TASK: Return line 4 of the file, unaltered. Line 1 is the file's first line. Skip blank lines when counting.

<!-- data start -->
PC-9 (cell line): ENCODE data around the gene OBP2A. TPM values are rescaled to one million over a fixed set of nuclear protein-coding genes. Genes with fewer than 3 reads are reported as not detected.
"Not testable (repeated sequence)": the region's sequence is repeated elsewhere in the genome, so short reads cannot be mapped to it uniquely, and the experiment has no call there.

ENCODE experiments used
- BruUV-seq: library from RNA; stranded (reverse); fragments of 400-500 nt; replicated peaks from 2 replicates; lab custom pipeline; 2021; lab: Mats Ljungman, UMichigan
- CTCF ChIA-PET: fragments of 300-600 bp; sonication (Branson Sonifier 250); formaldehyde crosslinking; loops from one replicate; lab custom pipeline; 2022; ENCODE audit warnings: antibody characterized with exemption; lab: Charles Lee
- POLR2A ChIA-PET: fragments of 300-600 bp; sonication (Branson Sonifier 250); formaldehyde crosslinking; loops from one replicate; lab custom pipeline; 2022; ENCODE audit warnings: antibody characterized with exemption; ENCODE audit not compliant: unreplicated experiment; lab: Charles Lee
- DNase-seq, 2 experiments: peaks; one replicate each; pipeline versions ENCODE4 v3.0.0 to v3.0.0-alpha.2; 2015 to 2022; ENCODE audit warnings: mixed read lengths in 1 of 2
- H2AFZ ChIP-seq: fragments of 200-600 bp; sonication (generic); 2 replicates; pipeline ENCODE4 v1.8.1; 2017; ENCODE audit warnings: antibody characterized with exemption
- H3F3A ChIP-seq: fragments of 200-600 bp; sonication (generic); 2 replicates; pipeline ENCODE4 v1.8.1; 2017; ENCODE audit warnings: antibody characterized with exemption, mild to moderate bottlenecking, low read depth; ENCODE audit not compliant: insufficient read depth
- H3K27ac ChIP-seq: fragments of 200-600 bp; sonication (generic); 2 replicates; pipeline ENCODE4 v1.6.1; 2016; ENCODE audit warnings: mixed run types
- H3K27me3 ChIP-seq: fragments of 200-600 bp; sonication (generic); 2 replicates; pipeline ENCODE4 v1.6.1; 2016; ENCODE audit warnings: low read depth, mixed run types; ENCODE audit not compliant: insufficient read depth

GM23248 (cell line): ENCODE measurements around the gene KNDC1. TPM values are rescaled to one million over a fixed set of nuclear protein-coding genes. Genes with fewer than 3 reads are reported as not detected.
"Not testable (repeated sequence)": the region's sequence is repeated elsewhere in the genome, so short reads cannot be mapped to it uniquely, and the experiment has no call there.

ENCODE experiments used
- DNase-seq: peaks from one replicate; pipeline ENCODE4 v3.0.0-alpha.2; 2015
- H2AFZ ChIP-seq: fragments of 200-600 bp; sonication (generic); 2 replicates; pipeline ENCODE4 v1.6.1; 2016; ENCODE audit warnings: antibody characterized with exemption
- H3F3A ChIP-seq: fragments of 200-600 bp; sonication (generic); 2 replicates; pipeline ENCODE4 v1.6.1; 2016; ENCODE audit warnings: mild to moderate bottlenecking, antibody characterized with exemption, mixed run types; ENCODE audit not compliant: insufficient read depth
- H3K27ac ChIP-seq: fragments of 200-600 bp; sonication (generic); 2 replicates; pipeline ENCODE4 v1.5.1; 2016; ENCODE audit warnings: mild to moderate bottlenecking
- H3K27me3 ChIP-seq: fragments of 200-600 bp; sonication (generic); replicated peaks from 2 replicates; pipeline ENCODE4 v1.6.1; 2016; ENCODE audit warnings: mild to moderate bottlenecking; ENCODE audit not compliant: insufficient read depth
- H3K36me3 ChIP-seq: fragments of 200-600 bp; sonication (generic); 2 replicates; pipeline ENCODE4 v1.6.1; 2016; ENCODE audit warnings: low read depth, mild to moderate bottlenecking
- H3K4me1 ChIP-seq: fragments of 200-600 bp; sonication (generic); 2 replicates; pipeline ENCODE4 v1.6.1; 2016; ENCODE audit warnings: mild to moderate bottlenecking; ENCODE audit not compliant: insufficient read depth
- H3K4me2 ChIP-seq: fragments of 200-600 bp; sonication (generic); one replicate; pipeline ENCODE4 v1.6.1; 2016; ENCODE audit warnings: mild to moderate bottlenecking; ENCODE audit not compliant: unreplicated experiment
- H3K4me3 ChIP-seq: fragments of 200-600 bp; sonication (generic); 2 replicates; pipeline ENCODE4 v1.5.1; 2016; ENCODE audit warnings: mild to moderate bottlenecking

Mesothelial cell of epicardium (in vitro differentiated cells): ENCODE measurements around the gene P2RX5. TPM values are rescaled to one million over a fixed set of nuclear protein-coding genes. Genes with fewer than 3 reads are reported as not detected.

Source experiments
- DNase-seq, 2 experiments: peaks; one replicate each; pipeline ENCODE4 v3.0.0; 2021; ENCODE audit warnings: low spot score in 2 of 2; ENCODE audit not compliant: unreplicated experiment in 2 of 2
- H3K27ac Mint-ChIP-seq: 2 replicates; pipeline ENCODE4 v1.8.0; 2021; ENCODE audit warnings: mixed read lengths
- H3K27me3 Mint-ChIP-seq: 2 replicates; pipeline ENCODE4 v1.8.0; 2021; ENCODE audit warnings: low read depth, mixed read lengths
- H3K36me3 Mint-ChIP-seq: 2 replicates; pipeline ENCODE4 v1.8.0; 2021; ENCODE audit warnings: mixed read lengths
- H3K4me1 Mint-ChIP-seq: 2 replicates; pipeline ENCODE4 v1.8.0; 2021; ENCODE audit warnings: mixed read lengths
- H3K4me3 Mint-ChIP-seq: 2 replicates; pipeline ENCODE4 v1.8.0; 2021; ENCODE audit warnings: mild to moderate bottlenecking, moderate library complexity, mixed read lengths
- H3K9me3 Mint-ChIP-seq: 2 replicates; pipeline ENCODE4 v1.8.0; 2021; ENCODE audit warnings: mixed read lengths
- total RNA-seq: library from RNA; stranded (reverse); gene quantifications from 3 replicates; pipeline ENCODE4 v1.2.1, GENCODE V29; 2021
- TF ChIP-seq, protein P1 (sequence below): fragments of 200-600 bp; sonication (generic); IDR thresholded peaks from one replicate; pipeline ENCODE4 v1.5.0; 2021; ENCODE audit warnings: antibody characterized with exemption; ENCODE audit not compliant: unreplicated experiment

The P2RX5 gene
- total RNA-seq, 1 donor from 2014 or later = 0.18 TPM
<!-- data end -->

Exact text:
- BruUV-seq: library from RNA; stranded (reverse); fragments of 400-500 nt; replicated peaks from 2 replicates; lab custom pipeline; 2021; lab: Mats Ljungman, UMichigan